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Napalm (2013)
Rating: 8.5/10

You can always trust the old school death metal bands to bring the genre kicking and growling into the 21st century, and with 23 years experience behind them Polish death metallers Hate have released one hell of a record in Solarflesh.

Despite this being their eighth album, Hate have bubbled nastily away on the underground death metal scene for years, but hopefully a deal with renowned Napalm Records will see them spreading their unholy noise far and wide and garner them the recognition they deserve.

The opening instrumental ‘Watchful Eye Of Doom’ soon explodes into a maelstrom of fury in the form of ‘Eternal Might’, and references to fellow countrymen Behemoth first spring to mind. But rather than being a carbon copy, Hate have refined a sound of their own and added elements from the schools of Nile and Morbid Angel to concoct a brew that is as poisonous as it is exhilarating. More importantly, they have elements that so many of today’s more modern bands lack – dynamics and songs. It’s all very well blasting away at 3000mph, à la Hate Eternal, but if there’s no substance evident, then mediocrity will soon beckon. Luckily for them, Hate not only know how to blast away (such as on ‘Timeless Kingdom’), but they also know how to apply the brakes where it matters, as on the epic ‘Sadness Will Last Forever’.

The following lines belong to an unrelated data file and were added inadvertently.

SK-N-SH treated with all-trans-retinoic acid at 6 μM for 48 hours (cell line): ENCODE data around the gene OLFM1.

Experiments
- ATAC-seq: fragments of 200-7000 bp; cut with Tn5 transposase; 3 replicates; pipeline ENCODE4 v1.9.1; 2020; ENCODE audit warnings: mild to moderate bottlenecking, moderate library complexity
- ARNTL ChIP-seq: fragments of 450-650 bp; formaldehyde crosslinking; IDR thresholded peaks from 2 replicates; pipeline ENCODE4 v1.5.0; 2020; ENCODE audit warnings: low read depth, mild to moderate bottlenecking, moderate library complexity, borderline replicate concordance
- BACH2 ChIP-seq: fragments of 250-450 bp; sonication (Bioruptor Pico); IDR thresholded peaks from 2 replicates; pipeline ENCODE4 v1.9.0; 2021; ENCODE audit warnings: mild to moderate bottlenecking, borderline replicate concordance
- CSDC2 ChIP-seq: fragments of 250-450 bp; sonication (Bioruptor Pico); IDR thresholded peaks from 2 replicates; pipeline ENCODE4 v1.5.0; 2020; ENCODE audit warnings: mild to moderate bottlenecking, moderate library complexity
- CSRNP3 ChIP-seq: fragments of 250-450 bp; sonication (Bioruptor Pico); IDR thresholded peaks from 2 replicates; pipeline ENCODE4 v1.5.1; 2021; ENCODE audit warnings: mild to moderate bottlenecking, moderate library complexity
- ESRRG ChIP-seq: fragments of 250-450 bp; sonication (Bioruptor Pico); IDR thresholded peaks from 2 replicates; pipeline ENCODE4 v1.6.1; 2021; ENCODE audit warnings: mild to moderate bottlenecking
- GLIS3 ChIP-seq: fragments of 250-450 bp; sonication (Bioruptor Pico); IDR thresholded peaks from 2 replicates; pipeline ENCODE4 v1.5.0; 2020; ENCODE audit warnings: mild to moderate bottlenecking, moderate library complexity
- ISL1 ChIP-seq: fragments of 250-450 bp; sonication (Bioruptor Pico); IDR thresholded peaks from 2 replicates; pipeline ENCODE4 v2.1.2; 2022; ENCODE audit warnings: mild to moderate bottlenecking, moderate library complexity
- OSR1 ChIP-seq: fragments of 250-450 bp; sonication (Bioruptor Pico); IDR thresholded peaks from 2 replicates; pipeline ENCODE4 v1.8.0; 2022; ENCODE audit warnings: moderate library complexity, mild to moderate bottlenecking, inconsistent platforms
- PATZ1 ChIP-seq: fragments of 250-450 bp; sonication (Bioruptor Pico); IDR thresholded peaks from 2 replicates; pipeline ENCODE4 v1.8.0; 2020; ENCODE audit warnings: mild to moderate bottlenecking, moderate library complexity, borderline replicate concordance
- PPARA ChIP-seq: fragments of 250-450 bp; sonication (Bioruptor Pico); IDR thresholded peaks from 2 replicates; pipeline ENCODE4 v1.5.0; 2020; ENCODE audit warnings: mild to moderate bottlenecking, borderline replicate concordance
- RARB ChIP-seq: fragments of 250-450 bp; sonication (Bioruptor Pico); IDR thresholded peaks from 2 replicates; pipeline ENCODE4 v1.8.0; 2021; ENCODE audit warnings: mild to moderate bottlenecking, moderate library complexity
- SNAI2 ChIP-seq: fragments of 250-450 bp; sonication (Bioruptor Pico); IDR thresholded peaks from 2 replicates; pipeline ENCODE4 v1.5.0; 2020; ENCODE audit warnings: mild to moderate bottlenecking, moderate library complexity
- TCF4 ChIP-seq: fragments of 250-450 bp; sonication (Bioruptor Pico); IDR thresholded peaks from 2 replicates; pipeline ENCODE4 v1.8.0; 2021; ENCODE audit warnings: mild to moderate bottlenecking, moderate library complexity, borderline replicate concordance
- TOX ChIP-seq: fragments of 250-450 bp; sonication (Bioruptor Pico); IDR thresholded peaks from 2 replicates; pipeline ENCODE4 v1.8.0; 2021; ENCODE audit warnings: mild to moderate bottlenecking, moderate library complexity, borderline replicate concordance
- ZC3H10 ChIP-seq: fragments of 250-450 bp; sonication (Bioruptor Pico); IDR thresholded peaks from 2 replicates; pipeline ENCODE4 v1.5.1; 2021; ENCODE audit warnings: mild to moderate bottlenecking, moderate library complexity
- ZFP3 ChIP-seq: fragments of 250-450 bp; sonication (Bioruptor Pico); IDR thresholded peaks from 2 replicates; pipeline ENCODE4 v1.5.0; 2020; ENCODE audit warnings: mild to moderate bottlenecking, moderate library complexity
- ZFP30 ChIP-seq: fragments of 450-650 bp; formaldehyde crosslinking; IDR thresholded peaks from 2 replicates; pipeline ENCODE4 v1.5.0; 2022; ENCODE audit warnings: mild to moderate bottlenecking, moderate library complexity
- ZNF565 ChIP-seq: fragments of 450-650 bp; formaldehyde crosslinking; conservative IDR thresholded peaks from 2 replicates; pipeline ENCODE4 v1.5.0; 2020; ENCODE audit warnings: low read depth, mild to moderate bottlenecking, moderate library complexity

The vocals of Adam The First Sinner (aka Adam Buszko) are delightfully deathly without resorting to pig squeals or muffled barks, and bring to mind Martin van Drunen (Hail Of Bullets / Asphyx / Grand Supreme Blood Court / ex-Pestilence). The guitar work is exemplary as well; although after two decades in the game some level of musicianship should be expected, it is still refreshing to hear technicality used in a way that benefits the music. Melodies are also at the forefront of Hate’s music, evident on the title track which bears some resemblance to Kreator and Nile.

In all, Solarflesh should be regarded as a modern necessity in any death metal fan’s collection and in years to come may even be held in as high esteem as genre classics such as Morbid Angel’s Altars Of Madness (1989) and Entombed’s Left Hand Path (1990). As a snapshot of death metal in 2013, it shows that the genre has still a lot to offer after a quarter of a century, but only time will tell if Hate have created a death metal masterpiece.

Neil Not

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